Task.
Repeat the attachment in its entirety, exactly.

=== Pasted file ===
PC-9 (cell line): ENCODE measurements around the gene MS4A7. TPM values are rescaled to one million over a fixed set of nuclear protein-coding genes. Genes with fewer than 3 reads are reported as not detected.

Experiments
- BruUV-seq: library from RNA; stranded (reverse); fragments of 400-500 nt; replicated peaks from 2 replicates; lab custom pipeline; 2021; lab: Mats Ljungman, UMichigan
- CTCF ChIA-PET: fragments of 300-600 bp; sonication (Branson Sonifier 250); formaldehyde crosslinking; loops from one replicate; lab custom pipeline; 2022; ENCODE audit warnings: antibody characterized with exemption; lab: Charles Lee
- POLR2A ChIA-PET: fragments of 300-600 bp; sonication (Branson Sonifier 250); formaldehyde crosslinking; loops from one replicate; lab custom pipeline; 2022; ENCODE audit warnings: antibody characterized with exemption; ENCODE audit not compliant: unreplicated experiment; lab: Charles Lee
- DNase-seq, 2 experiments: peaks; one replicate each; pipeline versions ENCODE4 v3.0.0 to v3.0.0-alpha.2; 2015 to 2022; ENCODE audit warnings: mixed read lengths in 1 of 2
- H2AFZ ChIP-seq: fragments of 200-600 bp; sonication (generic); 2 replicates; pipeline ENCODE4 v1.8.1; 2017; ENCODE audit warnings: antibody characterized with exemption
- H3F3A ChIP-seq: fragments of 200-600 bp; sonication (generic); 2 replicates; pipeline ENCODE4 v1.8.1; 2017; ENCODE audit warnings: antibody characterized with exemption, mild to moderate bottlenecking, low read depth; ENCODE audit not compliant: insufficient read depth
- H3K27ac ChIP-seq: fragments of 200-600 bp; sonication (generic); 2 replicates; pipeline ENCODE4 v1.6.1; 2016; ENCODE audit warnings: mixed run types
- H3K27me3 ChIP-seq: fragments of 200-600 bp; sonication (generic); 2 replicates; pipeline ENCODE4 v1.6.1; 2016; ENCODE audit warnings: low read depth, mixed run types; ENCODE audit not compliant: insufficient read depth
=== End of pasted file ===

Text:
PC-9 (cell line): ENCODE measurements around the gene MS4A7. TPM values are rescaled to one million over a fixed set of nuclear protein-coding genes. Genes with fewer than 3 reads are reported as not detected.

Experiments
- BruUV-seq: library from RNA; stranded (reverse); fragments of 400-500 nt; replicated peaks from 2 replicates; lab custom pipeline; 2021; lab: Mats Ljungman, UMichigan
- CTCF ChIA-PET: fragments of 300-600 bp; sonication (Branson Sonifier 250); formaldehyde crosslinking; loops from one replicate; lab custom pipeline; 2022; ENCODE audit warnings: antibody characterized with exemption; lab: Charles Lee
- POLR2A ChIA-PET: fragments of 300-600 bp; sonication (Branson Sonifier 250); formaldehyde crosslinking; loops from one replicate; lab custom pipeline; 2022; ENCODE audit warnings: antibody characterized with exemption; ENCODE audit not compliant: unreplicated experiment; lab: Charles Lee
- DNase-seq, 2 experiments: peaks; one replicate each; pipeline versions ENCODE4 v3.0.0 to v3.0.0-alpha.2; 2015 to 2022; ENCODE audit warnings: mixed read lengths in 1 of 2
- H2AFZ ChIP-seq: fragments of 200-600 bp; sonication (generic); 2 replicates; pipeline ENCODE4 v1.8.1; 2017; ENCODE audit warnings: antibody characterized with exemption
- H3F3A ChIP-seq: fragments of 200-600 bp; sonication (generic); 2 replicates; pipeline ENCODE4 v1.8.1; 2017; ENCODE audit warnings: antibody characterized with exemption, mild to moderate bottlenecking, low read depth; ENCODE audit not compliant: insufficient read depth
- H3K27ac ChIP-seq: fragments of 200-600 bp; sonication (generic); 2 replicates; pipeline ENCODE4 v1.6.1; 2016; ENCODE audit warnings: mixed run types
- H3K27me3 ChIP-seq: fragments of 200-600 bp; sonication (generic); 2 replicates; pipeline ENCODE4 v1.6.1; 2016; ENCODE audit warnings: low read depth, mixed run types; ENCODE audit not compliant: insufficient read depth